Fifteen hundred motorists pulled their vehicles through the Springfield Automobile Club’s free “safety lane” on the south side of the downtown square in April 1930. Some did it twice.
Safety lanes were a nationwide initiative of the American Automobile Association, the local club’s parent organization. But the idea apparently originated in Springfield, the home base for the innovative Weaver Manufacturing Co., whose products included many early auto test devices.
Mechanics working at the 1930 safety lane tested the brakes, wheel alignment, headlights and stoplights, horn and steering gear on each car. The mechanics were provided by local garages and car dealers, but Weaver, whose co-founder Gailard “G.E.” Weaver was an outspoken safety advocate, provided the test equipment.
Motorists whose cars passed all the checks got AAA “safety merit badge” stickers to put on the autos. Those who failed could take their cars elsewhere for repair and return to try again. The lane was open for four days, April 29 to May 1, 1930 – with one interruption, as the Illinois State Journal reported the morning of the last day.
Exactly 1,503 automobiles had been examined at the close of yesterday’s program, and safety merit badges had been awarded to 952 of the drivers. Cars passed through the tests at a rate of four every three minutes in spite of the lull caused by the circus parade, which halted traffic for about thirty minutes.
George A. Bengel, chairman of the A.A.A. safety committee, … expressed great satisfaction with the promptness of a large number of motorists who immediately had necessary adjustments made and returned to the scene of the tests for the merit award.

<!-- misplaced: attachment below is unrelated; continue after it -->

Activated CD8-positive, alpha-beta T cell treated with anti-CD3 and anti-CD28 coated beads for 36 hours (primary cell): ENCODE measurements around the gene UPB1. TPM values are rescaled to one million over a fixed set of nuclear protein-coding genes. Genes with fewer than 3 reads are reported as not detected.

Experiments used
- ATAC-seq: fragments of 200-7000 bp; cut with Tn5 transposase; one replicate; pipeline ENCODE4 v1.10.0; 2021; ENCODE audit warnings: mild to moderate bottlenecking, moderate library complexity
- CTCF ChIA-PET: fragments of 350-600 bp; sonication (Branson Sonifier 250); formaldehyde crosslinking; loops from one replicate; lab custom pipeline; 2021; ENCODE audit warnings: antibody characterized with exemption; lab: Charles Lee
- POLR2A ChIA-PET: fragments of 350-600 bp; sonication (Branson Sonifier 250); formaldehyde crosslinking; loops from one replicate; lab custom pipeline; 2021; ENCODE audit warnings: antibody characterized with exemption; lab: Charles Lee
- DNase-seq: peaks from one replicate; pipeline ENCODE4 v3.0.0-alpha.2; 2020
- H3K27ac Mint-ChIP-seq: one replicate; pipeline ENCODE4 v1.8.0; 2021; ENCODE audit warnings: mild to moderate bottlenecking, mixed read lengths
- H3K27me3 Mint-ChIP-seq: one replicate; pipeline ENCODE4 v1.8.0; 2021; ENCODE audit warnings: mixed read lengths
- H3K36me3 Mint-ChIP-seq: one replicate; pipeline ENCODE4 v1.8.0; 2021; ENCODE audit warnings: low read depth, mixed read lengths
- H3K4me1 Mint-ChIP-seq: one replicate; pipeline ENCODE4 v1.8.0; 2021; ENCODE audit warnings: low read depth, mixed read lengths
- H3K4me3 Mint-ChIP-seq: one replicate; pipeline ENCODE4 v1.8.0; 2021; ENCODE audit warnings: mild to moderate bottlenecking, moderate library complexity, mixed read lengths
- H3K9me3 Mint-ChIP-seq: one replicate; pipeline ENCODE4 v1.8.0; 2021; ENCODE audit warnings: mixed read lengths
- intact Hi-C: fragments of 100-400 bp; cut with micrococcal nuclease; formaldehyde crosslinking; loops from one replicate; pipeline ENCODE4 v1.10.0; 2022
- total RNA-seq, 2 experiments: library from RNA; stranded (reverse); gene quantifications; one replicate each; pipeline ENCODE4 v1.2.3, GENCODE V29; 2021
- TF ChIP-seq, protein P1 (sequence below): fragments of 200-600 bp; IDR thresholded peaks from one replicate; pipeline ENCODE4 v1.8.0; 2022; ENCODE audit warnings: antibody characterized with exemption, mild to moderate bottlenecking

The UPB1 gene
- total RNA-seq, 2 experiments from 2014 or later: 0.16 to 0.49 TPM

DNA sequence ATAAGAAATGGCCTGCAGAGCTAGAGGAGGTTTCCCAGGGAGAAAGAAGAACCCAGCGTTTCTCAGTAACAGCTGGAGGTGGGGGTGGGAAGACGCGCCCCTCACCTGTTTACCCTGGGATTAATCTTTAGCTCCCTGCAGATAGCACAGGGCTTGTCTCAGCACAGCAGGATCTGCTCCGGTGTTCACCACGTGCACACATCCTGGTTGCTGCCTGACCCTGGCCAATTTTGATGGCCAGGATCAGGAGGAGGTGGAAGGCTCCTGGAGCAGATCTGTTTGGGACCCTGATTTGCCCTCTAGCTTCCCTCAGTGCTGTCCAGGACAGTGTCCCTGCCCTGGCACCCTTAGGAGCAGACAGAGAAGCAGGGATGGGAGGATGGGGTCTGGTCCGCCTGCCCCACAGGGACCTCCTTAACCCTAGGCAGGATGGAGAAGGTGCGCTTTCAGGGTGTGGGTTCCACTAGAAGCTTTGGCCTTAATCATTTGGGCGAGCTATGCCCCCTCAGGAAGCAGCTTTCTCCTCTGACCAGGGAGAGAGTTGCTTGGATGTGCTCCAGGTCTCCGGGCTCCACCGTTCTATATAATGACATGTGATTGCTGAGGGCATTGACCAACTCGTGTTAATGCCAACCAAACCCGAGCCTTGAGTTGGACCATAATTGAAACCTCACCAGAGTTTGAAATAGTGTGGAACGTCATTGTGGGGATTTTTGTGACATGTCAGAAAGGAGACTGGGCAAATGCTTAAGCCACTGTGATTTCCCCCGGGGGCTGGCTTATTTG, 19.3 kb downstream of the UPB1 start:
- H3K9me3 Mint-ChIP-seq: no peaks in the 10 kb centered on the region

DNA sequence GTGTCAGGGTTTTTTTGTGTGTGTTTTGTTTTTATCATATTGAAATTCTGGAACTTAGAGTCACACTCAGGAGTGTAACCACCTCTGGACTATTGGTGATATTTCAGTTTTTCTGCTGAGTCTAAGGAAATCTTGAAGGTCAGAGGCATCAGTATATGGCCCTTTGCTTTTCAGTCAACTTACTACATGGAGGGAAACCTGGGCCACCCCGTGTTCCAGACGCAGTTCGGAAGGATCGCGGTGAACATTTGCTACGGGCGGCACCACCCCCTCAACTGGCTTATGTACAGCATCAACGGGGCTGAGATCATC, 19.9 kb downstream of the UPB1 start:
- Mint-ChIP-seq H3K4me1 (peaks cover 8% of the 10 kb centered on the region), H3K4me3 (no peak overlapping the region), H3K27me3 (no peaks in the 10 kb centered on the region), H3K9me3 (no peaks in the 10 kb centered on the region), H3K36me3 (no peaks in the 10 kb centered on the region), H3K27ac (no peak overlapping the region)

Defective “stop lights” – brake lights – were the most common reason a car failed inspection, reports said.
The Springfield Automobile Club had hundreds of members in the ‘20s and ‘30s, when cars were still something of a novelty and motorists needed guidance on maintenance, safe driving habits and the rules of the road. Chief backers of the club included auto dealers and road contractors, who provided much of its funding, and the newspapers, which devoted entire pages to driving tips, touring routes and, especially, auto advertising. The club’s annual Safety Week in May was a big deal.
The nation’s first safety lane (although it wasn’t called that at the time) seems to have been sponsored by Weaver Manufacturing in its laboratory garage, 2180 S. Ninth St., in May 1927. That event – also free to any driver who brought his or her car to the garage – involved only brake and headlight tests.
The brake tests were done on Weaver Manufacturing’s drive-and-stop device, which measured the force exerted when a driver engaged a car’s brakes. The patent for that equipment was one of 100 held by Ira “I.A.” Weaver, G.E.’s brother and the company’s engineering genius.
The auto club seized on the safety-check idea and brought safety lanes to the south side of the square in the early 1930s.
The club simultaneously played a major role in development of a new Springfield traffic ordinance and installation of the city’s first street signals. (It also issued periodic warnings against such dangers as unwary pedestrians, riding on running boards and towing children’s sleds on snowy streets.) Bengel (1886-1939), vice president of the Central Illinois Light Co. and a leader in many civic organizations, headed the auto club safety committee for much of the period.
The Springfield Automobile Club was absorbed into the Chicago Motor Club in 1938. Annual safety lanes then fell by the wayside in Springfield until 1947, when the Springfield Jaycees picked up the idea. Other organizations, including the Springfield Safety Council and some police agencies, continued to offer free auto inspections off and on until the 1970s. The inspection equipment almost always came from Weaver.
Hat tip: To Sarah Thomas of Springfield for drawing our attention to the safety lane phenomenon.
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